On Saturday, July 27, 2019, (3:00 PM) at the Hill 411 Reunion in Columbus, Georgia I will be talking about our Vietnam trip along with photos of Chu Lai, Duc Pho, Debbie and FSB 411 (then and now) and other sites in our A/O.
It’s been a little over a year since Mike (Dankert), and I completed our "second tour” in Vietnam. We were lucky to be together for the first tour in 1969. Our paths crossed a couple of times through seemingly random circumstances before we were finally linked together and became “Dankert-Haynie” - nearly inseparable, for our time in the field with the 1st platoon.
There was nothing accidental about our second tour to Vietnam. Mike and I have been friends for 50 years. I asked Mike to join me and my son David, and Mike immediately agreed. In March 2018 operation “Enduring Friendship” began. I handled the logistics, and on June 14 we boarded a plane bound for Korea and then Vietnam. As best we could, we visited sites important to us from our 1969 experiences, took photographs, and recalled our time together as young infantry soldiers.
1st Platoon Company A 3rd Battalion, 1st Infantry Regiment 11th Infantry Brigade Americal Division
NVA Psychological Operations (PSYOP) Team
Fifty years ago this day, July 11, 1969, (three days after we secured the Hill) Mike Dankert and I sat at our position on Hill 4-11, with John Meyer on guard duty. Out of nowhere, we heard songs playing from the jungle 800 meters away. Everyone on the Hill got quiet. The three songs played were “Where Have All the Flowers Gone?” by Peter, Paul, and Mary, “Oh, Susannah” by James Taylor and “North to Alaska” by Johnny Horton. The sound quality was excellent. Then the broadcast changed to someone speaking in English, asking us why we were fighting in Vietnam. He told us to surrender, come over to their side, or get wiped out.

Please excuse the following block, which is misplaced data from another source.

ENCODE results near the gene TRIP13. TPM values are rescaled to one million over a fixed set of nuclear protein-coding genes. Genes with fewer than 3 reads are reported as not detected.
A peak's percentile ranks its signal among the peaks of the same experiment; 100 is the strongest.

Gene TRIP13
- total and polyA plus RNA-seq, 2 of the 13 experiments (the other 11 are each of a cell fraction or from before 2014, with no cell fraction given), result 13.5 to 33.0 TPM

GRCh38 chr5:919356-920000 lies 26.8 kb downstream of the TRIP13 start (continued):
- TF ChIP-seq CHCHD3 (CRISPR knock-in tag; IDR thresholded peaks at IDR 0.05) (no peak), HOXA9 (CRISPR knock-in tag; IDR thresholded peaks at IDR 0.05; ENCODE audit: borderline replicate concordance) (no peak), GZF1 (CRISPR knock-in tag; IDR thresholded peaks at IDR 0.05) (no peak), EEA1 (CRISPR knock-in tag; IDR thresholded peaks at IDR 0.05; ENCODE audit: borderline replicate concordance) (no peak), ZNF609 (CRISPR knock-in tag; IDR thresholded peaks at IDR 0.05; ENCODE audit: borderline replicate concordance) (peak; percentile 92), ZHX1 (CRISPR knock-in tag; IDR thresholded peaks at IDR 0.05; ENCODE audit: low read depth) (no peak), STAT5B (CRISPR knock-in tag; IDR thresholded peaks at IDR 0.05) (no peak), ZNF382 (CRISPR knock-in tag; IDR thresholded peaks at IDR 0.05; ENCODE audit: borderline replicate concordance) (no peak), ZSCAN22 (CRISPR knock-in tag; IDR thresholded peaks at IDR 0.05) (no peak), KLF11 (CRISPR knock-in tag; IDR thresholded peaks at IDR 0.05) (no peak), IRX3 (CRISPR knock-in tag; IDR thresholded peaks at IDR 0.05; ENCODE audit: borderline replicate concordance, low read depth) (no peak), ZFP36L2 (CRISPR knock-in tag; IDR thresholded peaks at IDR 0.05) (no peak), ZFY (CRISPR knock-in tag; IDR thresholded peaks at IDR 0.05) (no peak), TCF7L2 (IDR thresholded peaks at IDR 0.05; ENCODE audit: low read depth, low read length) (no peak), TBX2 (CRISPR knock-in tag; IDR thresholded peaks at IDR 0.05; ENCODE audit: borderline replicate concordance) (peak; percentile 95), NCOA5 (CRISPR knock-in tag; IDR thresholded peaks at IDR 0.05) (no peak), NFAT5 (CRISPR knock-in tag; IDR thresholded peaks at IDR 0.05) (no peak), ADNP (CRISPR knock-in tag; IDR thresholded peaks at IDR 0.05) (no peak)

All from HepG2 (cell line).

This “Hill” soon defined our platoon and the AO we patrolled.
On this day, July 8, 1969, first platoon, in a column of two’s, entered the rear of the Chinook helicopter, and the Chinook lifted off to take us to secure the new firebase location on a hill seven miles west of Quang Ngai City. The Chinook landed without receiving enemy fire, and we exited through the rear door as soon as it dropped.
We got on line to sweep the hill for booby traps. We found booby-trapped grenades, 2.75-inch rockets, and a canister full of napalm with a firing device planted in the ground.
Captain Tyson erected a sign on top of the hill that named the hill Fire Support Base Kelley-McCoy. Kelley and McCoy were two NCOs killed one day apart in the Rice Bowl a week earlier. However, the name Hill 4-11 became the official name of the firebase. The companies would take turns building the FSB. Alpha Company took the first 30-day rotation while the other companies patrolled the new AO along with the ARVNs.
When I Turned Nineteen Soldiering After the Vietnam War.